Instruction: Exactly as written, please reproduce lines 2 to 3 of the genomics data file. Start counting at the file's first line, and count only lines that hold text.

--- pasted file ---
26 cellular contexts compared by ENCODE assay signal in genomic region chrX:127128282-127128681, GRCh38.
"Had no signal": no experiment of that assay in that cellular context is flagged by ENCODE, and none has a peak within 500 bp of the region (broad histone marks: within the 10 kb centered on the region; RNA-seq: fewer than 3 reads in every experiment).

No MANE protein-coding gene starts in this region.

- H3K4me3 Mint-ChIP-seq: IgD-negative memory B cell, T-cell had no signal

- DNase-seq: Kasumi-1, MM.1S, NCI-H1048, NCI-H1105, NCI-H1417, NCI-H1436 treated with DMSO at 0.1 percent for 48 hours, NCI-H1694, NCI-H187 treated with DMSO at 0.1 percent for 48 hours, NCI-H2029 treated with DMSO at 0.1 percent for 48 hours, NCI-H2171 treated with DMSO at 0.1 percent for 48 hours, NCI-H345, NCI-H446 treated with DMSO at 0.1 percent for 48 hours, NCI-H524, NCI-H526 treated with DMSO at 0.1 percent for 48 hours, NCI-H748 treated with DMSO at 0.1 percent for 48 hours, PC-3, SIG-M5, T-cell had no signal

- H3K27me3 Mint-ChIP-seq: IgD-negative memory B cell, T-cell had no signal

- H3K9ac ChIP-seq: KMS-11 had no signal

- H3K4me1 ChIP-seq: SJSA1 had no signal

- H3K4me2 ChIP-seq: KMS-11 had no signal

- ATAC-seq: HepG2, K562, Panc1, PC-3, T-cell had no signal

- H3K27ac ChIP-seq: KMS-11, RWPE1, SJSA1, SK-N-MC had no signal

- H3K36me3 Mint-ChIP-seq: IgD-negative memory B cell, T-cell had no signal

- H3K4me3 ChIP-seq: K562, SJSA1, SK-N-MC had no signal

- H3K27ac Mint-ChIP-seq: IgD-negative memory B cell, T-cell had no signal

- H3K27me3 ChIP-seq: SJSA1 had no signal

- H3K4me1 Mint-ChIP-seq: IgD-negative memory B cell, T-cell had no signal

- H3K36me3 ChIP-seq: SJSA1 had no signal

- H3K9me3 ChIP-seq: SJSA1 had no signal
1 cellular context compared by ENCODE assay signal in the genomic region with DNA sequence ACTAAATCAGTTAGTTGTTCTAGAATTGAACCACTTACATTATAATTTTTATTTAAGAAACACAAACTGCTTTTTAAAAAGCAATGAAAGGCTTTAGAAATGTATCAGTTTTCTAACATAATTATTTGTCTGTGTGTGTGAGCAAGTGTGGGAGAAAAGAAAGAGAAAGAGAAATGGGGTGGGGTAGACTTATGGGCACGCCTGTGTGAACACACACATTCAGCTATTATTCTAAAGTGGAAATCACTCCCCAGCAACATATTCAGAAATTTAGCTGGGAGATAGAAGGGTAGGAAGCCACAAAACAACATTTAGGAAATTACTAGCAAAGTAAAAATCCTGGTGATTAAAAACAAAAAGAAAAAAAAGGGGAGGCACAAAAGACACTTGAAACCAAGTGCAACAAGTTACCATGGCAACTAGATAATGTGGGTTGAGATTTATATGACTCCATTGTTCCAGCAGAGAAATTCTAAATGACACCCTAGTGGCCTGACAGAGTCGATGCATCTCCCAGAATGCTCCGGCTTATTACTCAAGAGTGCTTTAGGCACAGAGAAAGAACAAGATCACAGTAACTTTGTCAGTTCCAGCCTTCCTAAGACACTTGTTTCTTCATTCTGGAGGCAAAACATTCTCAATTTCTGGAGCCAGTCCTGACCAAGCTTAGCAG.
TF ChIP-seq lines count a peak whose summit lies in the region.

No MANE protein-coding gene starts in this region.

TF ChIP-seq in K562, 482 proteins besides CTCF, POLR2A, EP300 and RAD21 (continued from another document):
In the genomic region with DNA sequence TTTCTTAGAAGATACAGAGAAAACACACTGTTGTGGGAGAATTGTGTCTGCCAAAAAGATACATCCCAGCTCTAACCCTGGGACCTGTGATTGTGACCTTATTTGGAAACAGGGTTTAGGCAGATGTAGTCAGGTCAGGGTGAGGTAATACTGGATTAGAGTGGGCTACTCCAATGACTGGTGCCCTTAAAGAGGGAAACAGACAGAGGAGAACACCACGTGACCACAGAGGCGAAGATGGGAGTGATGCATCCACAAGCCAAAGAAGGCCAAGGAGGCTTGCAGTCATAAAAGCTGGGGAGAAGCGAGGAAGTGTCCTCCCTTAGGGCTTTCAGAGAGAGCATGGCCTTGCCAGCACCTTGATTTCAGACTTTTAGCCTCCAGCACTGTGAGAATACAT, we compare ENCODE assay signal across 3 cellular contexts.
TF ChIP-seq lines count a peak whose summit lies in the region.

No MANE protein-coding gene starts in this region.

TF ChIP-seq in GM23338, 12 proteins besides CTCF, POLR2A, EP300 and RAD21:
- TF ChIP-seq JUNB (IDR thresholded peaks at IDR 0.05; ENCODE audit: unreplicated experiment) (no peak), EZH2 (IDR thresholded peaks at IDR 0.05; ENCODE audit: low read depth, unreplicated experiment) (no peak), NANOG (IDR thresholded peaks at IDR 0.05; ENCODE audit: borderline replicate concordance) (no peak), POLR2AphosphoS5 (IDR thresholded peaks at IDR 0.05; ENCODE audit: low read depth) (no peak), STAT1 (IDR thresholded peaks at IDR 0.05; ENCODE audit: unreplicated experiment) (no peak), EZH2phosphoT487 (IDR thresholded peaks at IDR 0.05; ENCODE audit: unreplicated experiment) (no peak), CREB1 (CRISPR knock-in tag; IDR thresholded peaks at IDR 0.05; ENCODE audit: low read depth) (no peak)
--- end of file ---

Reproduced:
"Had no signal": no experiment of that assay in that cellular context is flagged by ENCODE, and none has a peak within 500 bp of the region (broad histone marks: within the 10 kb centered on the region; RNA-seq: fewer than 3 reads in every experiment).

No MANE protein-coding gene starts in this region.